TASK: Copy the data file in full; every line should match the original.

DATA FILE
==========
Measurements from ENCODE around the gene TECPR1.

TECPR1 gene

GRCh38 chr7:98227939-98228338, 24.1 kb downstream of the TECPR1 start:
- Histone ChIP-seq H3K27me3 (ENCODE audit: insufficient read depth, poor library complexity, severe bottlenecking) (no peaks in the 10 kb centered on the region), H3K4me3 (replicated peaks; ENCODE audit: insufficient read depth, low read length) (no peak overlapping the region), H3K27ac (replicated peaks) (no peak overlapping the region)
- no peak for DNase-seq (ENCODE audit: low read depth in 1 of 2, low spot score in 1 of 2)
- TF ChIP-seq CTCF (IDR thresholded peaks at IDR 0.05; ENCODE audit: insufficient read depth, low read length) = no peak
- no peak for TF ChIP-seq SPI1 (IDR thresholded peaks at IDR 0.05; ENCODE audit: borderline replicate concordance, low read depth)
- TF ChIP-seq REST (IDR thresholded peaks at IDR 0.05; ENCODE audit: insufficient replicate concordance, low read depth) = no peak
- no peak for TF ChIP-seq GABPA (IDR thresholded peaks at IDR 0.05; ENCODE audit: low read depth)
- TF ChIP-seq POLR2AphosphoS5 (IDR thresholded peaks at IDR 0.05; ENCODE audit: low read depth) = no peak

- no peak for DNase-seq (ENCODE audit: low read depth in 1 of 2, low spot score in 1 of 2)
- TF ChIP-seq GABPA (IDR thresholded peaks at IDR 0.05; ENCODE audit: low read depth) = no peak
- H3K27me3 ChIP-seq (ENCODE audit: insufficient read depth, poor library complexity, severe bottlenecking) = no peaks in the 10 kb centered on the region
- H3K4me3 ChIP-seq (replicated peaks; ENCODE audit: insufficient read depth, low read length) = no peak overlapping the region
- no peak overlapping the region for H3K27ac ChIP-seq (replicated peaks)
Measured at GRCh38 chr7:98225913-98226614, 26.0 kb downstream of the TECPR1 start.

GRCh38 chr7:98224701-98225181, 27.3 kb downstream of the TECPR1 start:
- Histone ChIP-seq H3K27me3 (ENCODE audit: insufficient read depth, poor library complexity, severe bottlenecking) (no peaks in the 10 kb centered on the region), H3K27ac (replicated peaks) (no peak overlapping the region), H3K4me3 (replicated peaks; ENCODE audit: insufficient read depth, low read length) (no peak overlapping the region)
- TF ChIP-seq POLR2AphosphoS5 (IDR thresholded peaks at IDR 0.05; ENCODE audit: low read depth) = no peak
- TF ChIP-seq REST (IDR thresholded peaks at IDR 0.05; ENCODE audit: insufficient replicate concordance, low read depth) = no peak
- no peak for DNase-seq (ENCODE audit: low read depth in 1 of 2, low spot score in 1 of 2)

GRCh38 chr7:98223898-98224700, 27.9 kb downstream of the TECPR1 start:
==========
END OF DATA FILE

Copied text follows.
Measurements from ENCODE around the gene TECPR1.

TECPR1 gene

GRCh38 chr7:98227939-98228338, 24.1 kb downstream of the TECPR1 start:
- Histone ChIP-seq H3K27me3 (ENCODE audit: insufficient read depth, poor library complexity, severe bottlenecking) (no peaks in the 10 kb centered on the region), H3K4me3 (replicated peaks; ENCODE audit: insufficient read depth, low read length) (no peak overlapping the region), H3K27ac (replicated peaks) (no peak overlapping the region)
- no peak for DNase-seq (ENCODE audit: low read depth in 1 of 2, low spot score in 1 of 2)
- TF ChIP-seq CTCF (IDR thresholded peaks at IDR 0.05; ENCODE audit: insufficient read depth, low read length) = no peak
- no peak for TF ChIP-seq SPI1 (IDR thresholded peaks at IDR 0.05; ENCODE audit: borderline replicate concordance, low read depth)
- TF ChIP-seq REST (IDR thresholded peaks at IDR 0.05; ENCODE audit: insufficient replicate concordance, low read depth) = no peak
- no peak for TF ChIP-seq GABPA (IDR thresholded peaks at IDR 0.05; ENCODE audit: low read depth)
- TF ChIP-seq POLR2AphosphoS5 (IDR thresholded peaks at IDR 0.05; ENCODE audit: low read depth) = no peak

- no peak for DNase-seq (ENCODE audit: low read depth in 1 of 2, low spot score in 1 of 2)
- TF ChIP-seq GABPA (IDR thresholded peaks at IDR 0.05; ENCODE audit: low read depth) = no peak
- H3K27me3 ChIP-seq (ENCODE audit: insufficient read depth, poor library complexity, severe bottlenecking) = no peaks in the 10 kb centered on the region
- H3K4me3 ChIP-seq (replicated peaks; ENCODE audit: insufficient read depth, low read length) = no peak overlapping the region
- no peak overlapping the region for H3K27ac ChIP-seq (replicated peaks)
Measured at GRCh38 chr7:98225913-98226614, 26.0 kb downstream of the TECPR1 start.

GRCh38 chr7:98224701-98225181, 27.3 kb downstream of the TECPR1 start:
- Histone ChIP-seq H3K27me3 (ENCODE audit: insufficient read depth, poor library complexity, severe bottlenecking) (no peaks in the 10 kb centered on the region), H3K27ac (replicated peaks) (no peak overlapping the region), H3K4me3 (replicated peaks; ENCODE audit: insufficient read depth, low read length) (no peak overlapping the region)
- TF ChIP-seq POLR2AphosphoS5 (IDR thresholded peaks at IDR 0.05; ENCODE audit: low read depth) = no peak
- TF ChIP-seq REST (IDR thresholded peaks at IDR 0.05; ENCODE audit: insufficient replicate concordance, low read depth) = no peak
- no peak for DNase-seq (ENCODE audit: low read depth in 1 of 2, low spot score in 1 of 2)

GRCh38 chr7:98223898-98224700, 27.9 kb downstream of the TECPR1 start: